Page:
A Canadian study, whose findings were presented at the North American Research Conference on Complementary and Integrative Medicine in Canada last week, found few potential drug-herb interactions in patients with osteoporosis. While a report published in the March issue of Geriatric Nursing found that older women mixing herbal and prescribed medication could be risking their health.
In the first study, 1.3 percent of the 1069 patients assessed were using a contraindicated drug-herb combination.
“In this randomly selected, population-based sample we found a relatively low rate of potential drug-herb interactions, most of which were among subjects using specific cardiovascular medications”, the University of Calgary authors concluded.
The second study, at the University of Florida College of Nursing, looked at 58 women over the age of 65 who were taking both herbal and over-the-counter prescription medication. 74 percent of the study’s 58 participants were found to have a moderate or high-risk drug interaction.
“Many of these older women do not consider over-the-counter and herbal medications ‘real drugs’ and therefore don’t report them”, said the Florida study leader, Dr. Saunjoo Yoon, “However, it is clear that many healthcare providers are not following through to learn their patients’ complete medication history.”
Controversy over drug-herb reactions has come hand-in-hand with the growing popularity of nutraceuticals.
The US retail market for dietary Supplements was worth $8.3bn in 2005 – representing a growth of 6 percent over 2004 - estimates Euromonitor International. What makes critics wary is that such Supplements do not require pre-market approval in the US – instead it is up to companies to report adverse reactions.
The pendulum continues to swing back and forth between those who say the public does not carelessly combine medical and traditional remedies, and those who say they do and that resulting damage is not known.
One of the few points researchers and industry spokespeople seem to agree on is that adverse reactions can be prevented by consulting a doctor - a doctor who is open to Herbal Medicine that is.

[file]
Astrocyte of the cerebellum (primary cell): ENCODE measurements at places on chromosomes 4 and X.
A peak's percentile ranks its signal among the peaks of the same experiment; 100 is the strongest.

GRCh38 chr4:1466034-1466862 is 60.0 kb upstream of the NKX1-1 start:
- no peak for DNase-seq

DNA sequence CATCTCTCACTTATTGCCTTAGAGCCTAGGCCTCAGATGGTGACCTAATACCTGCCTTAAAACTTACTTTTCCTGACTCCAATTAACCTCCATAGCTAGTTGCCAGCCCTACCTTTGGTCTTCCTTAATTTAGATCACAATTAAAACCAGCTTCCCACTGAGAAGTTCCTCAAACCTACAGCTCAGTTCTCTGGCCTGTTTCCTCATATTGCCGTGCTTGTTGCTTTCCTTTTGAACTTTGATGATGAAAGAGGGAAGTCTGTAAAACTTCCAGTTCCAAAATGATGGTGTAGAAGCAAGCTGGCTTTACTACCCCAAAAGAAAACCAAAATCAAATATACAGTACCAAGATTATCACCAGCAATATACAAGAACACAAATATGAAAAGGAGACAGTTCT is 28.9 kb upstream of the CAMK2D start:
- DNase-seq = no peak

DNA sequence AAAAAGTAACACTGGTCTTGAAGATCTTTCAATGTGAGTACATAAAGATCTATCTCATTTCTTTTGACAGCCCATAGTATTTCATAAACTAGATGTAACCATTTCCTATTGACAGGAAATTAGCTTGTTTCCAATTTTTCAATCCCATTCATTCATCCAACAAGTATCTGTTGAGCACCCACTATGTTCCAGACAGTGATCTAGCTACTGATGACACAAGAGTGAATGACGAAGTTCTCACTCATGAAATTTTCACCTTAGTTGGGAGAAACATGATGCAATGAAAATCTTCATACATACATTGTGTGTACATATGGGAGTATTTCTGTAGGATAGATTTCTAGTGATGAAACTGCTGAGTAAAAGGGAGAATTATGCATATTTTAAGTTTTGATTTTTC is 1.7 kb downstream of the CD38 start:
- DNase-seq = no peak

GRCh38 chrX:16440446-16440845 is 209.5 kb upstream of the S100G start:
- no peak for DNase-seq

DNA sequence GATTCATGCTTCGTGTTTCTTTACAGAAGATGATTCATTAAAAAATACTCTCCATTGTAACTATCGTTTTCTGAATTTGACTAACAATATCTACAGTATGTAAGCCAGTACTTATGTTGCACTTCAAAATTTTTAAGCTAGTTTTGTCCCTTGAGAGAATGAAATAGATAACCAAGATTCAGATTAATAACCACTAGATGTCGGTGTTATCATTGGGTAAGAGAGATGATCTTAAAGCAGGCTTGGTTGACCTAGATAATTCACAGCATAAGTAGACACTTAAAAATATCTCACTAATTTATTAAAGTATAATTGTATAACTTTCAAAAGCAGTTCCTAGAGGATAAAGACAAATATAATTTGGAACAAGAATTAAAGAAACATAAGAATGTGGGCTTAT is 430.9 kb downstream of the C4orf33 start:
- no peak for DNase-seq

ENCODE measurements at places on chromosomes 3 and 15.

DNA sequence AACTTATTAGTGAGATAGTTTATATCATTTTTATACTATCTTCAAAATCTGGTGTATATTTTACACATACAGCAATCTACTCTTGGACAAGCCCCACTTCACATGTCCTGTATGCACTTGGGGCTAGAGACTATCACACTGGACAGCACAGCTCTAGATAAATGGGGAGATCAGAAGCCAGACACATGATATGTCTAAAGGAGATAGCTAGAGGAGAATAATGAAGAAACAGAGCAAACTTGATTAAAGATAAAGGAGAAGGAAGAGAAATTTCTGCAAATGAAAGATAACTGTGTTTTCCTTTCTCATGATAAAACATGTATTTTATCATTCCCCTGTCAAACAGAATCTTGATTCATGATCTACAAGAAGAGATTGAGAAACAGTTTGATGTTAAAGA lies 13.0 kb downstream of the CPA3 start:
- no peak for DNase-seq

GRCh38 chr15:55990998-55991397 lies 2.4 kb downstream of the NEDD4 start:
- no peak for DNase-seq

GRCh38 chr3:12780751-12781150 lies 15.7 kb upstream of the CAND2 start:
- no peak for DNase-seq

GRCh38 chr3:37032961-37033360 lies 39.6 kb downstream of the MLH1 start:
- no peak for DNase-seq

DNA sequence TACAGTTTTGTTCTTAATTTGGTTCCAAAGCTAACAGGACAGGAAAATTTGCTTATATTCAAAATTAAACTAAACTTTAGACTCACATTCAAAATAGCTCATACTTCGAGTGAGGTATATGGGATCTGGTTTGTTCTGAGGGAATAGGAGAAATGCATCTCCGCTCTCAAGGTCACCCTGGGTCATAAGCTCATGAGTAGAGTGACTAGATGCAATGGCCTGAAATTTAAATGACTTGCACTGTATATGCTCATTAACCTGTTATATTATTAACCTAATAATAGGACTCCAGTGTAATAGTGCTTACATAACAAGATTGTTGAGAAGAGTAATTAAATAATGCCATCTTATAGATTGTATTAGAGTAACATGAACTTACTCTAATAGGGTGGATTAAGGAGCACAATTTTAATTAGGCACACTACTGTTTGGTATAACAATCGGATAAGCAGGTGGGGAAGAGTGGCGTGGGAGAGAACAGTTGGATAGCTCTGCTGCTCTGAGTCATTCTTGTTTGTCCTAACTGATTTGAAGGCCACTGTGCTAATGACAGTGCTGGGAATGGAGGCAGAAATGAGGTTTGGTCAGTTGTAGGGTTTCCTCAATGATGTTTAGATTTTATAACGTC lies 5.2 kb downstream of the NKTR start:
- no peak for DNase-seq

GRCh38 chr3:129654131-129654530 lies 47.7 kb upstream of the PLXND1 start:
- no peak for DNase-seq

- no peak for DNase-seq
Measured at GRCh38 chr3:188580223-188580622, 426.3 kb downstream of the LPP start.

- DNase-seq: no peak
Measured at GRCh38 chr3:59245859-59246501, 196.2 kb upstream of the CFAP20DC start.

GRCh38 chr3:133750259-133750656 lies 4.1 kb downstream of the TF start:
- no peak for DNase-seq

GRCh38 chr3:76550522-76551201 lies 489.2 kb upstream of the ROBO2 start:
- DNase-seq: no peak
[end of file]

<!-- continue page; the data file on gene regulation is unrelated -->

“Cases of herb-drug interactions are extremely rare and, with a little medical supervision and with more knowledge of complementary and Alternative Medicine on behalf of more physicians and pharmacists, easily avoided,” National Nutritional Foods Association president Daniel Fabricant told NutraIngredients-USA.com.
Fabricant also hinted that the energy and fuss surrounding the drug-herb debate might be better redirected towards the issue of mixed prescription medications.
“The safety of Botanical dietary Supplements, based on the evidence, must be considered much more favorably than that of prescription medications (drug-drug interactions), so the risk should be attributed appropriately.”
To read complete article please click Here
Warren Matthews of Xtend-Life comments: I am always a little bemused by some of these studies. Why? Because there is such a Focus on the potential negative effects of a natural product when combined with a drug, whilst the real problem is ignored! I am talking about drug-to-drug contraindication! This is where the serious stuff is!
Whereas the first study showed that 1.3% of the participants were using a contraindicated drug-herb combination, this is nothing when compared to drug-to-drug interaction when there are 2 or more drugs involved. But in these cases we are talking about major life threatening risks, not minor ones which are generally the case with herb/drug interaction.
Over recent years the number of people who are taking more than 2 drugs at the same time has increased dramatically. So have the deaths related to drugs. The reality is that once you are taking three drugs or more the interaction between them is very much guesswork and is not even understood fully by most bio-scientists let alone a doctor who relies on the published literature from the drug company.
Often people will contact us regarding possible interaction of drugs with our Supplements. Usually there is not a problem so long as they leave a three hour gap between their drugs and the Supplements. However, sometimes we have to advise against taking a supplement because of a potential interaction with some drugs.
But, in many cases we cannot advise at all because the potential customer is taking three or more drugs, and in some cases as many as seven. This is dangerous stuff so we have to ‘pass the buck’ and refer them back to their physician…who unfortunately is no better equipped to advise than we are…but we cannot advise on something that is so crucial and unknown.
My only further comment on this subject is that if you are taking three or more drugs work with your physician and ideally try and get off all of them, or, at the very least get back to two drugs only. Question the real need for each drug and ask to see all the spec sheets.